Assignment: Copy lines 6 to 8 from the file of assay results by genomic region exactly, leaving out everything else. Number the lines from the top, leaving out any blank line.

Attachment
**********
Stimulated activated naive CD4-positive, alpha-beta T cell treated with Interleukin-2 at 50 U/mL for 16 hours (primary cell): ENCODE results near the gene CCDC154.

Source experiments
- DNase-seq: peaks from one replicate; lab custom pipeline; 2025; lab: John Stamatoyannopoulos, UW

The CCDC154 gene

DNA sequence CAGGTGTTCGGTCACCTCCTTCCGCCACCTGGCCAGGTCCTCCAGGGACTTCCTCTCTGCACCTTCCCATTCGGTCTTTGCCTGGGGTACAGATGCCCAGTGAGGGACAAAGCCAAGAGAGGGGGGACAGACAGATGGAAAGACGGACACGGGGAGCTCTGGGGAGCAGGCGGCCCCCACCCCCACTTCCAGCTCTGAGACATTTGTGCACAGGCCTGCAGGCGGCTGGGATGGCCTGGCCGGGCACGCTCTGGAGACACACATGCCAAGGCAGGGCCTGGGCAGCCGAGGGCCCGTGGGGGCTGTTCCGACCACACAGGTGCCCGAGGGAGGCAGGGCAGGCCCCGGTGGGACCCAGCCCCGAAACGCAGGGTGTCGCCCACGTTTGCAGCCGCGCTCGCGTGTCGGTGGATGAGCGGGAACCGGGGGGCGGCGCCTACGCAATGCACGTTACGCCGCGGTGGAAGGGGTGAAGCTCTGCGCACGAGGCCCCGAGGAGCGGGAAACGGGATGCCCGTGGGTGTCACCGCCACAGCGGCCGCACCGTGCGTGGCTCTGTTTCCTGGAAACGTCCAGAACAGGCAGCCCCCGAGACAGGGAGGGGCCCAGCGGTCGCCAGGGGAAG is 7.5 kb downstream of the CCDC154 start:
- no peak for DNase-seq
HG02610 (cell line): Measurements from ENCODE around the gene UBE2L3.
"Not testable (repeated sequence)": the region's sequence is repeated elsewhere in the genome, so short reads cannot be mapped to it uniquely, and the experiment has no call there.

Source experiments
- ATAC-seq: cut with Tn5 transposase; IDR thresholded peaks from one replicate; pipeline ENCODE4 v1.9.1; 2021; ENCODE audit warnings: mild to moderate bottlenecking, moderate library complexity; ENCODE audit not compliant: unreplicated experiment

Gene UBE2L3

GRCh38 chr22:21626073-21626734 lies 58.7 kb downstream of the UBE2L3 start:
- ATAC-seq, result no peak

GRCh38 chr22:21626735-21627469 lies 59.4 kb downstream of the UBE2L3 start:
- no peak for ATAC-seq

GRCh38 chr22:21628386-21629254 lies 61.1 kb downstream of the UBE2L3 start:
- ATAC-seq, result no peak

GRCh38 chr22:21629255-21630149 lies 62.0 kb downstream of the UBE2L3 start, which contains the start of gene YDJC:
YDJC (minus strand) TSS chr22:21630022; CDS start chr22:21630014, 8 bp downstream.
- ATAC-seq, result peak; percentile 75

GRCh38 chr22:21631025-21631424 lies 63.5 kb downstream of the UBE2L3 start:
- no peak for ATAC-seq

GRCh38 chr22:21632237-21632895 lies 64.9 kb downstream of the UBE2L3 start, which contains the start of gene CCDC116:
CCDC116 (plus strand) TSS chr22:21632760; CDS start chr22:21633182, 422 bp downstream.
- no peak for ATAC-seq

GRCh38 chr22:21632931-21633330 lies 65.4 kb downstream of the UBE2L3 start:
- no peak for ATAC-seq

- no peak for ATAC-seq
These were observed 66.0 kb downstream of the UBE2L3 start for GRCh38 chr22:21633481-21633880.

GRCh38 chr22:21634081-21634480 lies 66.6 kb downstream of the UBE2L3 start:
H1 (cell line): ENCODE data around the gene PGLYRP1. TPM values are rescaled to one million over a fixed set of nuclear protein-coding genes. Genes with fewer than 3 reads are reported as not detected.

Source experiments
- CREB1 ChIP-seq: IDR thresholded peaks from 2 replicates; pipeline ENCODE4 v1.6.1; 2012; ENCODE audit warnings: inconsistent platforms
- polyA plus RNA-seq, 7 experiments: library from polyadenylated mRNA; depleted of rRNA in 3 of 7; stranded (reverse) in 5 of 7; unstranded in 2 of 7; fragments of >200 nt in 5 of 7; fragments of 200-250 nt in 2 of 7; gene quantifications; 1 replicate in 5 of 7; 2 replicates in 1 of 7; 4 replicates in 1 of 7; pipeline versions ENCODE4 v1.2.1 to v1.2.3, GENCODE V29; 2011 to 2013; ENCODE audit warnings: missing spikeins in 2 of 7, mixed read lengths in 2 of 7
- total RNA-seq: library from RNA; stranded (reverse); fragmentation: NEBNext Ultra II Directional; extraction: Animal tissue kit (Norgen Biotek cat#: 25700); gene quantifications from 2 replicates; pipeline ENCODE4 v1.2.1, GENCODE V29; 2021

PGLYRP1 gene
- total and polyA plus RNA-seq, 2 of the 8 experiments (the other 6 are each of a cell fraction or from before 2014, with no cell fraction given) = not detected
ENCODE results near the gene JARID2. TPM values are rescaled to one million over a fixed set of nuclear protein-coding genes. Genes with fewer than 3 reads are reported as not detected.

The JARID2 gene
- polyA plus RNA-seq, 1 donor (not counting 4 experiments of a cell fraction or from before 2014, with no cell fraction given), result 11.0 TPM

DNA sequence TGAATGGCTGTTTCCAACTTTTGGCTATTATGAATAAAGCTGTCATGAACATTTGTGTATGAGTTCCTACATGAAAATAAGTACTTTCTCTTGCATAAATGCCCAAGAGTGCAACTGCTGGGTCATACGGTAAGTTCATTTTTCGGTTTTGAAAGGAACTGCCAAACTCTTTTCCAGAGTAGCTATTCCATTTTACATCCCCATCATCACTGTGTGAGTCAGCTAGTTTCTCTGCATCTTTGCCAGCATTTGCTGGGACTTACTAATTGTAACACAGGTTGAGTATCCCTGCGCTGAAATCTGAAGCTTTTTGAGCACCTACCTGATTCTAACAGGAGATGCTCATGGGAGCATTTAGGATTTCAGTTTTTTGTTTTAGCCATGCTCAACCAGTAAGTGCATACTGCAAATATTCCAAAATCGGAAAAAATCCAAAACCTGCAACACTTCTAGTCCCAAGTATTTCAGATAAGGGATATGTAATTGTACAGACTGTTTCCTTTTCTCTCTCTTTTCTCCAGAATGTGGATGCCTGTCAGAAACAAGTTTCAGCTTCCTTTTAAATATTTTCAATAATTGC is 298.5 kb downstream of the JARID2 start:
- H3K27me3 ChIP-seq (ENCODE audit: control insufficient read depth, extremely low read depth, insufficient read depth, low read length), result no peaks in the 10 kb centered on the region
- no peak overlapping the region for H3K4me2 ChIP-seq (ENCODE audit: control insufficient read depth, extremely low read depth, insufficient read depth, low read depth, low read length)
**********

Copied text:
- no peak for DNase-seq
HG02610 (cell line): Measurements from ENCODE around the gene UBE2L3.
"Not testable (repeated sequence)": the region's sequence is repeated elsewhere in the genome, so short reads cannot be mapped to it uniquely, and the experiment has no call there.